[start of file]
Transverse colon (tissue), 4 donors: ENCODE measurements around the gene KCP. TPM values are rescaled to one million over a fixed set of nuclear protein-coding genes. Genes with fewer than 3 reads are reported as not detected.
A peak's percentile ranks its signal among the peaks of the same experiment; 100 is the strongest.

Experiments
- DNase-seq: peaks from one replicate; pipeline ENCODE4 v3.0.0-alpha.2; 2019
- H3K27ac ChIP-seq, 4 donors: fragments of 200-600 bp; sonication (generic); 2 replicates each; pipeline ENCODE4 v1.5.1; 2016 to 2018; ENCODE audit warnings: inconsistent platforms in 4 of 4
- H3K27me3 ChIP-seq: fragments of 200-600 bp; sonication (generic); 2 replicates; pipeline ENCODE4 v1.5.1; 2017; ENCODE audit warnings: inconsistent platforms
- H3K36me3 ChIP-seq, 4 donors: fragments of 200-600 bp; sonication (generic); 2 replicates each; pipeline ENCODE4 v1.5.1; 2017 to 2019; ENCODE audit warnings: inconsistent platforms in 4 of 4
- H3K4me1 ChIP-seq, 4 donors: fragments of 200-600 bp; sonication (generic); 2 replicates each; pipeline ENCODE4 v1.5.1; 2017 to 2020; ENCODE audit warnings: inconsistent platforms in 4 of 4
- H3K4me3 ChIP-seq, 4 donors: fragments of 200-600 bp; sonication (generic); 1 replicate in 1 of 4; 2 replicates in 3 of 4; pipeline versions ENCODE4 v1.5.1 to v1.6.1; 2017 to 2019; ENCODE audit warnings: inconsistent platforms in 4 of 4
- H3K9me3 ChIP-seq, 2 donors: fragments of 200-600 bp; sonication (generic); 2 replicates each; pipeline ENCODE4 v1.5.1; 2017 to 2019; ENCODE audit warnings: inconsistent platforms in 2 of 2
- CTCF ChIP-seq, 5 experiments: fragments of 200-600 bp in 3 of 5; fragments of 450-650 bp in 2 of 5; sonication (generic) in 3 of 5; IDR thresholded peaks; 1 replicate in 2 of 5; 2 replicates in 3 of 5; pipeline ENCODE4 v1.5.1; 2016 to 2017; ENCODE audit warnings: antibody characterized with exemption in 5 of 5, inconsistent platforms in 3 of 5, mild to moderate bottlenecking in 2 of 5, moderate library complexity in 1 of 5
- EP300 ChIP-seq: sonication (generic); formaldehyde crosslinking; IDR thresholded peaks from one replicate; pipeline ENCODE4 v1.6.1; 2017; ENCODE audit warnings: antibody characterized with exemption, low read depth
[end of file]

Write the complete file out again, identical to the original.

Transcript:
Transverse colon (tissue), 4 donors: ENCODE measurements around the gene KCP. TPM values are rescaled to one million over a fixed set of nuclear protein-coding genes. Genes with fewer than 3 reads are reported as not detected.
A peak's percentile ranks its signal among the peaks of the same experiment; 100 is the strongest.

Experiments
- DNase-seq: peaks from one replicate; pipeline ENCODE4 v3.0.0-alpha.2; 2019
- H3K27ac ChIP-seq, 4 donors: fragments of 200-600 bp; sonication (generic); 2 replicates each; pipeline ENCODE4 v1.5.1; 2016 to 2018; ENCODE audit warnings: inconsistent platforms in 4 of 4
- H3K27me3 ChIP-seq: fragments of 200-600 bp; sonication (generic); 2 replicates; pipeline ENCODE4 v1.5.1; 2017; ENCODE audit warnings: inconsistent platforms
- H3K36me3 ChIP-seq, 4 donors: fragments of 200-600 bp; sonication (generic); 2 replicates each; pipeline ENCODE4 v1.5.1; 2017 to 2019; ENCODE audit warnings: inconsistent platforms in 4 of 4
- H3K4me1 ChIP-seq, 4 donors: fragments of 200-600 bp; sonication (generic); 2 replicates each; pipeline ENCODE4 v1.5.1; 2017 to 2020; ENCODE audit warnings: inconsistent platforms in 4 of 4
- H3K4me3 ChIP-seq, 4 donors: fragments of 200-600 bp; sonication (generic); 1 replicate in 1 of 4; 2 replicates in 3 of 4; pipeline versions ENCODE4 v1.5.1 to v1.6.1; 2017 to 2019; ENCODE audit warnings: inconsistent platforms in 4 of 4
- H3K9me3 ChIP-seq, 2 donors: fragments of 200-600 bp; sonication (generic); 2 replicates each; pipeline ENCODE4 v1.5.1; 2017 to 2019; ENCODE audit warnings: inconsistent platforms in 2 of 2
- CTCF ChIP-seq, 5 experiments: fragments of 200-600 bp in 3 of 5; fragments of 450-650 bp in 2 of 5; sonication (generic) in 3 of 5; IDR thresholded peaks; 1 replicate in 2 of 5; 2 replicates in 3 of 5; pipeline ENCODE4 v1.5.1; 2016 to 2017; ENCODE audit warnings: antibody characterized with exemption in 5 of 5, inconsistent platforms in 3 of 5, mild to moderate bottlenecking in 2 of 5, moderate library complexity in 1 of 5
- EP300 ChIP-seq: sonication (generic); formaldehyde crosslinking; IDR thresholded peaks from one replicate; pipeline ENCODE4 v1.6.1; 2017; ENCODE audit warnings: antibody characterized with exemption, low read depth